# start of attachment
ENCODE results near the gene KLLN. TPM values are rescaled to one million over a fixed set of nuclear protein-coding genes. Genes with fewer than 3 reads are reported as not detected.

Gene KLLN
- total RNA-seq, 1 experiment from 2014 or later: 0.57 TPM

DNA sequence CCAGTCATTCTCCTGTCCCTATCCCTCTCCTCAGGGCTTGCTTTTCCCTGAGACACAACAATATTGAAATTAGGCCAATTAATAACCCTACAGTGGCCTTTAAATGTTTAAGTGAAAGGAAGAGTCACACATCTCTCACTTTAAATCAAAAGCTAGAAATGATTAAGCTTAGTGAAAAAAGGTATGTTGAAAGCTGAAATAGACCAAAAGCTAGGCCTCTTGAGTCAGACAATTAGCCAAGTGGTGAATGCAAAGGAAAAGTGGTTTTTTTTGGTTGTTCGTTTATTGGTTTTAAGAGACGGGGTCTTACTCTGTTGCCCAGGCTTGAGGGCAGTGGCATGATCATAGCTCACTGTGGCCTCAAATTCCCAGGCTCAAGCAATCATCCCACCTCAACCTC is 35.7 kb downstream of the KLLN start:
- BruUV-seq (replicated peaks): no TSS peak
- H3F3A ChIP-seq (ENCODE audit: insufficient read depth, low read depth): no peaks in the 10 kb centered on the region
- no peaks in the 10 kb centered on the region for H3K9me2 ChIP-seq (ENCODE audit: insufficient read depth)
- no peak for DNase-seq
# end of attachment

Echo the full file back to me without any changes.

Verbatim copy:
ENCODE results near the gene KLLN. TPM values are rescaled to one million over a fixed set of nuclear protein-coding genes. Genes with fewer than 3 reads are reported as not detected.

Gene KLLN
- total RNA-seq, 1 experiment from 2014 or later: 0.57 TPM

DNA sequence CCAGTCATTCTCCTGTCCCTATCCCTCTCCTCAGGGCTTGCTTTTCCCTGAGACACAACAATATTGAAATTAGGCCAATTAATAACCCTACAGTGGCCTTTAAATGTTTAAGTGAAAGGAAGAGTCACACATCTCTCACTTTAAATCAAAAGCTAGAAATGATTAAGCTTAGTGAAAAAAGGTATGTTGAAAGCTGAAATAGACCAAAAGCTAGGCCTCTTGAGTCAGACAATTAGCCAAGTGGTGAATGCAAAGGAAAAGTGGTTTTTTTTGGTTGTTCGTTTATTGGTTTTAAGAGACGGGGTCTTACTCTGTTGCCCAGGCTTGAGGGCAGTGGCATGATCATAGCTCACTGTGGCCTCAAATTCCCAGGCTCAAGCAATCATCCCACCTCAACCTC is 35.7 kb downstream of the KLLN start:
- BruUV-seq (replicated peaks): no TSS peak
- H3F3A ChIP-seq (ENCODE audit: insufficient read depth, low read depth): no peaks in the 10 kb centered on the region
- no peaks in the 10 kb centered on the region for H3K9me2 ChIP-seq (ENCODE audit: insufficient read depth)
- no peak for DNase-seq